Tonight I was working on a Singer 758 sewing machine. This machine looks to have been used very heavily. I adjusted and oiled it, then noticed the foot control was one of those that is either on or off, no variable speed in between. The machine has two speeds but having variable speed control would still be nice to have, so I ventured into the depths of the foot control.
The ubiquitous Singer clamshell controller...
To open one of these, you need to skewer the rubber backing, then unscrew the screw that is behind the rubber backing. Feel around on the bottom of the controller until you find an indentation. That is where the screw is. I just poked the screwdriver through the rubber to get to the screw.
Unscrew the screw, then open up the clamshell, like so.
Next, vacuum out the decades worth of lint and spider remnants. You can see a carbon pile resistor (long white thing). The way this works is when the long copper strip is pressed in the center by a protrusion on the top cover (shiny spot on the copper strip), the strip bends or bows down. The first thing this does is the top strip contacts another copper strip just under it. The underside strip supplies power to the top strip. Bow the top strip down further and it tilts the left-hand side of the copper strip inward. You'll see a carbon button attached to the copper piece on the left. This button presses against the carbon pile resistor.
The harder the contact point pushes against the stack of carbon, the less resistance that the carbon pile has, which is what provides speed control of the motor. At the extreme end of travel, when the pedal is pressed all the way, the bowed copper strip contacts another copper strip that bypasses the carbon pile resistor and gives full power to the sewing machine motor.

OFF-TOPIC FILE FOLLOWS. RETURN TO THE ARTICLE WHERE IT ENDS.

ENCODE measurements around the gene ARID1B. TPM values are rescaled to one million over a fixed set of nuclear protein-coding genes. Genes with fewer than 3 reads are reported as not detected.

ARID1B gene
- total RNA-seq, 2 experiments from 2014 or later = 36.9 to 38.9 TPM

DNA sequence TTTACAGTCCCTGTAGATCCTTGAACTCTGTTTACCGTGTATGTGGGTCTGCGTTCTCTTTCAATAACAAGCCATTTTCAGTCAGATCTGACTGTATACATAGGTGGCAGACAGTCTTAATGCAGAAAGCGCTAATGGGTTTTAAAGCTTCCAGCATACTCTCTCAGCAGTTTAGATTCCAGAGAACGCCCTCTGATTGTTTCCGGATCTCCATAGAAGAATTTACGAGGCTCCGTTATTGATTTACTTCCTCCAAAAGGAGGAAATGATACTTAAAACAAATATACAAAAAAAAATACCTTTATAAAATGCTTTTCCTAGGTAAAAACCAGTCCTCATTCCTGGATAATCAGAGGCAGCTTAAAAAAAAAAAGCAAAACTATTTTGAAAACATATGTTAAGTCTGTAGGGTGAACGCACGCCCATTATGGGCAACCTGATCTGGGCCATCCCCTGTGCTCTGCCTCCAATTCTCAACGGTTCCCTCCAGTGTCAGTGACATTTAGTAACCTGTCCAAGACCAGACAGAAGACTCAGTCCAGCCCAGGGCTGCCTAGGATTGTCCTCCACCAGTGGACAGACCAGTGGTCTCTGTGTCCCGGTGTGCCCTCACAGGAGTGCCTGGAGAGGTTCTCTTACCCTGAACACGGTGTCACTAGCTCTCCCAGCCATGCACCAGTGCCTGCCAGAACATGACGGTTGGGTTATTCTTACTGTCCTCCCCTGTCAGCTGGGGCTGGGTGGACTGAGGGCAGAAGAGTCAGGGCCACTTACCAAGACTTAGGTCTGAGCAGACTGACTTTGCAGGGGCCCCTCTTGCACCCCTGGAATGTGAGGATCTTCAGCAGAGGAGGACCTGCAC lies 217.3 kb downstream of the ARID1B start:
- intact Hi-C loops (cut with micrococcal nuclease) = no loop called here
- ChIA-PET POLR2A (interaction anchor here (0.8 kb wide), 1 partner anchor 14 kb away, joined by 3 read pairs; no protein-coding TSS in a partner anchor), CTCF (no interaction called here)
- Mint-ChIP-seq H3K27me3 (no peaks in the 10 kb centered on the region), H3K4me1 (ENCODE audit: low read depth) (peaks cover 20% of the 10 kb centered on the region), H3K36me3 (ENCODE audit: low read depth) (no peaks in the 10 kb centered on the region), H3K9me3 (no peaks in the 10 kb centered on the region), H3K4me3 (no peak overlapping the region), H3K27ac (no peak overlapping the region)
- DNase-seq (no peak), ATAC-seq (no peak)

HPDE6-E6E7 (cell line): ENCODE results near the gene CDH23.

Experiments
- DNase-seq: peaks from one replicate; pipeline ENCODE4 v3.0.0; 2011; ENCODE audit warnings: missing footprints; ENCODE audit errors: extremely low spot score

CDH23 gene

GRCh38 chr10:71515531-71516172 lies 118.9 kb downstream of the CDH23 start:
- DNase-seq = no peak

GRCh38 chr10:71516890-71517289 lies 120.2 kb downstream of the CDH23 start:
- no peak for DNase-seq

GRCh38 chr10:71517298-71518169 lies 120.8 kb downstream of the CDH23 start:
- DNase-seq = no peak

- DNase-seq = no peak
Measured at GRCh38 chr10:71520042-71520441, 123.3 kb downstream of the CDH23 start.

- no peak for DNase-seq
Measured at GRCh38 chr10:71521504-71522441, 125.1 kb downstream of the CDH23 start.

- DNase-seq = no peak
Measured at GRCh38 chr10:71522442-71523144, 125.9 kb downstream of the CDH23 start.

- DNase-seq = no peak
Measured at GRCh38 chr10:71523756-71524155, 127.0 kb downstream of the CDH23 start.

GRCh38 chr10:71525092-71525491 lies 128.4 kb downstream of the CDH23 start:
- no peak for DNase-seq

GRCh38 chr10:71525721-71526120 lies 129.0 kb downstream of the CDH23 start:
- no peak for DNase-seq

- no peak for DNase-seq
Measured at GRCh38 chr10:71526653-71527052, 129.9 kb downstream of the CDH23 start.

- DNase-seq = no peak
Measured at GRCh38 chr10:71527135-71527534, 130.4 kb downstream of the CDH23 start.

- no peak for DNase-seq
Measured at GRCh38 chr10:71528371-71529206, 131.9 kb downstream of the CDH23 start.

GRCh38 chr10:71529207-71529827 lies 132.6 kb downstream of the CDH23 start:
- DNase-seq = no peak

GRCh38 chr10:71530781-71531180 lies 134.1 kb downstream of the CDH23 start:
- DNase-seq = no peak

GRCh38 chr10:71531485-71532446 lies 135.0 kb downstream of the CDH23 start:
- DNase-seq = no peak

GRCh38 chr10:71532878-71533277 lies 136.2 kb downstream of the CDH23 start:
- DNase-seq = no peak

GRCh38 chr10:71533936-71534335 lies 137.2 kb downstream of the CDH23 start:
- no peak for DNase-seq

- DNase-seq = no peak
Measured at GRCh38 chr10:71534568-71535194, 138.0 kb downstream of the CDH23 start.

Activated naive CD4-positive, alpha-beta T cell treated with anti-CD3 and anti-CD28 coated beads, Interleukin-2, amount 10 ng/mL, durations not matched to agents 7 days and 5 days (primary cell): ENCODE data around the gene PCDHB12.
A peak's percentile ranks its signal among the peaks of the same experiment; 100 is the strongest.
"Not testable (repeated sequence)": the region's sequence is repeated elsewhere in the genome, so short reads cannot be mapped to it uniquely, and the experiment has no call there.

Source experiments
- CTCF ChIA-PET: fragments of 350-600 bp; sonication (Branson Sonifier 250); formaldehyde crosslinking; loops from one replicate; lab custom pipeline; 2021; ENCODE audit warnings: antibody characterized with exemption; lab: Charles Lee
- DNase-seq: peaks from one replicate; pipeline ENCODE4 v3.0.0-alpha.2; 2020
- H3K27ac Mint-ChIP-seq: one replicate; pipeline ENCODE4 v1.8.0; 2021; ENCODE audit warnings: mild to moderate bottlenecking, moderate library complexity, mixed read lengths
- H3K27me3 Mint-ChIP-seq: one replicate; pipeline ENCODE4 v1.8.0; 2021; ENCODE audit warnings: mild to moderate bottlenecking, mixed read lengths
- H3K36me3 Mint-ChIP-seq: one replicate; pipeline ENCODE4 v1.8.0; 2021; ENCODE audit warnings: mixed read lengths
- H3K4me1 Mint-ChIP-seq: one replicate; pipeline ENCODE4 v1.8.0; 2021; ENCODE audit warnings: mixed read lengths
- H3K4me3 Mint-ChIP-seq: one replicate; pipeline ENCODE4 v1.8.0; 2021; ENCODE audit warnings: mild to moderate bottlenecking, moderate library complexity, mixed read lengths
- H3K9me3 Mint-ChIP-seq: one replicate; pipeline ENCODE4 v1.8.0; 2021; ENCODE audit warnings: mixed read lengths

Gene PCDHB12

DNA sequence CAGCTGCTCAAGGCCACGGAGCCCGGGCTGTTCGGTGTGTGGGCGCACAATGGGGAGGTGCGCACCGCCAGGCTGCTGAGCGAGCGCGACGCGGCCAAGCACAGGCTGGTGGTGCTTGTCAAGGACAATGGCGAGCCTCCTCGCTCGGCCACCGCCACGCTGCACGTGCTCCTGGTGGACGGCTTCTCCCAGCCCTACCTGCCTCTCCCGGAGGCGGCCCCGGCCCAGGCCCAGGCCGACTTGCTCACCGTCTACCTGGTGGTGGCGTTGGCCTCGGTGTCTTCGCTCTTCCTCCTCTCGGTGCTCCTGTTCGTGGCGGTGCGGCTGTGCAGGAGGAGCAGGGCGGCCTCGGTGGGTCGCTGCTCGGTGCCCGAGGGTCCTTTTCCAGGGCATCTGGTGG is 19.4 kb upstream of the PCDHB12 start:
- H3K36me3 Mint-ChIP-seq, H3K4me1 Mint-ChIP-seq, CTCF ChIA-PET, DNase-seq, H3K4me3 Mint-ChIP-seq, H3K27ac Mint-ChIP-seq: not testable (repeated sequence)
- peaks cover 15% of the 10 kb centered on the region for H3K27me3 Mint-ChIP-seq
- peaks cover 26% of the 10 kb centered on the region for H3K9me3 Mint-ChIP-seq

On my controller, there was a gap between the carbon contact and the carbon pile. When the pedal was pressed all the way, the contact point had not even started contacting the resistor, which is why my controller provided no variability. What I did was remove the contact point on the right side of the carbon pile. It is an L-shaped brass piece. I then elongated the screw hole so I could have some adjustment left to right. This next photo shows the elongated screw slot in the brass bracket.
I reinstalled the bracket and slid it to the left as far as it would go, then tightened the screw. This took out all the slack between the left-side carbon contact, the carbon pile, and the brass bracket on the right. One other thing I did was to take a pair of needle-nose pliers and carefully rotate the carbon button 180 degrees. This presented a new surface of the button to press on the carbon resistor (the old location was looking a bit worn and rounded).
Now you just need to close up the controller and screw the cover screw back in. I don't know how there got to be such a gap between the various parts, if it was just heavy usage over the years or if some part is missing. In any case, I now have a functioning motor controller. And it didn't cost me a cent to fix.